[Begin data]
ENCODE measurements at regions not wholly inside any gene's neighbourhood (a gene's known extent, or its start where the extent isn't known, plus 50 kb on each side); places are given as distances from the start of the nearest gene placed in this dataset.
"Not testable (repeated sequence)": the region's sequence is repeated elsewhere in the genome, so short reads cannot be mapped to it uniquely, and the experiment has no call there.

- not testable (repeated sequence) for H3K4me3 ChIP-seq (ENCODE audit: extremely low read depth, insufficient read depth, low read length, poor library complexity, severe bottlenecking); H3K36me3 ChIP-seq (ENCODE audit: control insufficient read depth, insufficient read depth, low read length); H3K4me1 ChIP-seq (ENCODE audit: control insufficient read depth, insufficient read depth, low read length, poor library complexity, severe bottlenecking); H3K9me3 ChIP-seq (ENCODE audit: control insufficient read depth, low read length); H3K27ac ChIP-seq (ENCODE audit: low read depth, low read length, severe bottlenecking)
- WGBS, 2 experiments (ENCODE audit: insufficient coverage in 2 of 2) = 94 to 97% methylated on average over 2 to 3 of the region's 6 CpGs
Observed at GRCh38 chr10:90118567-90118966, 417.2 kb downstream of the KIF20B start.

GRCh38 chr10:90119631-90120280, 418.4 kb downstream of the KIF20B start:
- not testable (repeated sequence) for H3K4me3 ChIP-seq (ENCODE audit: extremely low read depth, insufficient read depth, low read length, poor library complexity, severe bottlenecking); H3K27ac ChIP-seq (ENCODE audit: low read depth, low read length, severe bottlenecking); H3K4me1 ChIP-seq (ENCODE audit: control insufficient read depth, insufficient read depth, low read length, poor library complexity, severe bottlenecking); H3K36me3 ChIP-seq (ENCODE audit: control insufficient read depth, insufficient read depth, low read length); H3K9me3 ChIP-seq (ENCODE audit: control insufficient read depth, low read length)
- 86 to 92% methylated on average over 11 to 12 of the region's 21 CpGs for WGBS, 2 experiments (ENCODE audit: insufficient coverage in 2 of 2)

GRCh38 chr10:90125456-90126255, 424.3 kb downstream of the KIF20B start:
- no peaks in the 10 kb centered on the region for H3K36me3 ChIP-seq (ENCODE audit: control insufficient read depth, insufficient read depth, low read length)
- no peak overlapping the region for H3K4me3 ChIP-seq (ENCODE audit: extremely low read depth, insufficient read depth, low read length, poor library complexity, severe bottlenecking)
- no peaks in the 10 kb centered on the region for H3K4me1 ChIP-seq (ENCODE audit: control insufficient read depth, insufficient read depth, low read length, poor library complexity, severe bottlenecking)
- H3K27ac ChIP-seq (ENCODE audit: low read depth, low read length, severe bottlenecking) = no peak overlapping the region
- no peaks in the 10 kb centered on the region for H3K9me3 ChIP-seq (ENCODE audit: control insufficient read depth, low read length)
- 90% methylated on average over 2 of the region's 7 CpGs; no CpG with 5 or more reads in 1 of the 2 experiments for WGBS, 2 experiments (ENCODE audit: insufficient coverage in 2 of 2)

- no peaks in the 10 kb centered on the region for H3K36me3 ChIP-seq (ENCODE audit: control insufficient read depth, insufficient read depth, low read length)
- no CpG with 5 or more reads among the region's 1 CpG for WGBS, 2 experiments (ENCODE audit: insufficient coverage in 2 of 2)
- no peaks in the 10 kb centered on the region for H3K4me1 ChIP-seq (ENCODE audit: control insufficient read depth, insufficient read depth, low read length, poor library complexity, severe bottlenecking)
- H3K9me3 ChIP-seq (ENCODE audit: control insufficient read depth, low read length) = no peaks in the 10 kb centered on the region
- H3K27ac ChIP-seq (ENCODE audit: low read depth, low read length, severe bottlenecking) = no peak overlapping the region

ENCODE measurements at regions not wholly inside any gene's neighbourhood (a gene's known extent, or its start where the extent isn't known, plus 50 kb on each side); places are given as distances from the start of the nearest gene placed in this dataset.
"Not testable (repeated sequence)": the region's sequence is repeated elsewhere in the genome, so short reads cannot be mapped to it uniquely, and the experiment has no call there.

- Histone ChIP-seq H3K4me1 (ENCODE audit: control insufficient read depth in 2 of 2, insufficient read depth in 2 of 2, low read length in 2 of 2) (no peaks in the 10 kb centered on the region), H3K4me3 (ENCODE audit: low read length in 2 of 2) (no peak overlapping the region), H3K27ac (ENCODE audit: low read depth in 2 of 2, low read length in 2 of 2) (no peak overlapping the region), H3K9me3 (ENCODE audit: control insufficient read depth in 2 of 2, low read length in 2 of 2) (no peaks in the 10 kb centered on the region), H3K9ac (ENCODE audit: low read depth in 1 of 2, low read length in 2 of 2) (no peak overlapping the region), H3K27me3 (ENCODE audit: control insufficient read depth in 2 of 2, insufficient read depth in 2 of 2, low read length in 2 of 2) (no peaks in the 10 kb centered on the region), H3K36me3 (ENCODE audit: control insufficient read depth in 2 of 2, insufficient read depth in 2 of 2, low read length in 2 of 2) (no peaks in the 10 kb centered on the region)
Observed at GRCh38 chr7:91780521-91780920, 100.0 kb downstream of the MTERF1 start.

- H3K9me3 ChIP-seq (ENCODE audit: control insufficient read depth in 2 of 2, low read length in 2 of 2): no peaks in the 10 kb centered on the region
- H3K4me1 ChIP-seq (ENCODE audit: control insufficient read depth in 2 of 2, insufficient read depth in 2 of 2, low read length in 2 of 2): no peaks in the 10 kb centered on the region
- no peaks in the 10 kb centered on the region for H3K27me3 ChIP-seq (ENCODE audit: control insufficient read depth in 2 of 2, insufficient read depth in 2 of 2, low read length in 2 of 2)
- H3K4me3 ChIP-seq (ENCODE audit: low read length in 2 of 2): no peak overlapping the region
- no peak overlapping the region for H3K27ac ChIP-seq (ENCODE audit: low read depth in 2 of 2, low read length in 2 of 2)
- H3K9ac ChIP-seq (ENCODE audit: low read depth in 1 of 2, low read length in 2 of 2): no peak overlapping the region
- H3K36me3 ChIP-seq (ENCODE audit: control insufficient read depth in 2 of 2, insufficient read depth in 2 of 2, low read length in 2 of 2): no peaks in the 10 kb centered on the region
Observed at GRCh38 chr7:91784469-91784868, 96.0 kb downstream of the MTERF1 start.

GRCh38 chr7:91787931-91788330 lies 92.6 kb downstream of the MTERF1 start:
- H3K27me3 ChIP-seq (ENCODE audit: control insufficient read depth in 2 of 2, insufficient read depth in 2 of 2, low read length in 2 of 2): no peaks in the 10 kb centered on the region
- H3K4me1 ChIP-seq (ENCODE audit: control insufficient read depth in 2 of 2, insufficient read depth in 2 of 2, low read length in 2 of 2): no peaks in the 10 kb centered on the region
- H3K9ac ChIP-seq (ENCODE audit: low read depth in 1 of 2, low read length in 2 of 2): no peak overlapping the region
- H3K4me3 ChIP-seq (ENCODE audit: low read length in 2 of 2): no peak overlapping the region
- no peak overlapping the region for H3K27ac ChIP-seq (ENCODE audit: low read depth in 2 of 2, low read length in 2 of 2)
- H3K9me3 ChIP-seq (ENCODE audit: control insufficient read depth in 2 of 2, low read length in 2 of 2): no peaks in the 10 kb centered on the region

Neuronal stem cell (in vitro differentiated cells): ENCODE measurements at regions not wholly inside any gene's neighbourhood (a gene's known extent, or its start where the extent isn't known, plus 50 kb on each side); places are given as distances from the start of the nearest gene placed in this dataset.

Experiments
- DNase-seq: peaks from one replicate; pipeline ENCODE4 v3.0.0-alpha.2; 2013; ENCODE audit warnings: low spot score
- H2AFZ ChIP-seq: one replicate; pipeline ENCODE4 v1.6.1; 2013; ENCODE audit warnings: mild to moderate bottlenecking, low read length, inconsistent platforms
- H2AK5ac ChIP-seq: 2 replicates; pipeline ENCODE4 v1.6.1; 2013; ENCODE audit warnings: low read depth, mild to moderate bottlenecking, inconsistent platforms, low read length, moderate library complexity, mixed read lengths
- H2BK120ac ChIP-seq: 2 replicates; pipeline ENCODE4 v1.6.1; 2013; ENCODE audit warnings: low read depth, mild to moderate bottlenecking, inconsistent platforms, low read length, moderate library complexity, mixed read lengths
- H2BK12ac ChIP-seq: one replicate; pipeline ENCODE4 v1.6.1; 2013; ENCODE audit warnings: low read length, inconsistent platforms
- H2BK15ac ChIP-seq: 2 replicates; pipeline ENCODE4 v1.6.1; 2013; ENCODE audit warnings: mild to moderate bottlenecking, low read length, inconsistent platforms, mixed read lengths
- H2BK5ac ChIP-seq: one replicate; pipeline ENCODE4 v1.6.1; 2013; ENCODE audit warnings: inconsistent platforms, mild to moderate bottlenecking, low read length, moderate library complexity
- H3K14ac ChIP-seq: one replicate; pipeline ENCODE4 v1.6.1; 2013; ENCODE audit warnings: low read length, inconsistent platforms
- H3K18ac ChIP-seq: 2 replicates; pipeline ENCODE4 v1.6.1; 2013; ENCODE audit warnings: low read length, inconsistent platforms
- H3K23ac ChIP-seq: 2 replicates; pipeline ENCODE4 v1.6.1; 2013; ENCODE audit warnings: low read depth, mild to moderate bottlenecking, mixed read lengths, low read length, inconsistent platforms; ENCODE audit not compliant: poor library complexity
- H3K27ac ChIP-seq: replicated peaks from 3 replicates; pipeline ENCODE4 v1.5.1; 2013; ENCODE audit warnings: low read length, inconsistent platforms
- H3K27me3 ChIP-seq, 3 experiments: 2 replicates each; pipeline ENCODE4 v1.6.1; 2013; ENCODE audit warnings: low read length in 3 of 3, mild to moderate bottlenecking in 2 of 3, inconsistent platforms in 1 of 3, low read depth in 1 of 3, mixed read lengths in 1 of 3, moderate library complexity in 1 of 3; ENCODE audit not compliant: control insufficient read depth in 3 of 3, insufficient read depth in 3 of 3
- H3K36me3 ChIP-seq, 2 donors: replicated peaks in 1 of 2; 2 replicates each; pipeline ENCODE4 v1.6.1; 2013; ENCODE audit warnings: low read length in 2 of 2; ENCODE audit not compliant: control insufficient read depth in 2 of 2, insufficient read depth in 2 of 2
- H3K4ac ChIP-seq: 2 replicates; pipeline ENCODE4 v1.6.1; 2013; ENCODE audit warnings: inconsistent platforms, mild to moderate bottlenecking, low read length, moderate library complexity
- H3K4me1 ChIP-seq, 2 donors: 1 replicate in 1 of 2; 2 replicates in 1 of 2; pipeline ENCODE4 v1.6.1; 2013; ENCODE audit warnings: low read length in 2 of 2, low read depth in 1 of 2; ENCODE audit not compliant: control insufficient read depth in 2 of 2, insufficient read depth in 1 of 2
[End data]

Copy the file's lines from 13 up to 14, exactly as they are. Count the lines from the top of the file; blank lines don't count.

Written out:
- H3K27ac ChIP-seq (ENCODE audit: low read depth, low read length, severe bottlenecking) = no peak overlapping the region
- no peaks in the 10 kb centered on the region for H3K9me3 ChIP-seq (ENCODE audit: control insufficient read depth, low read length)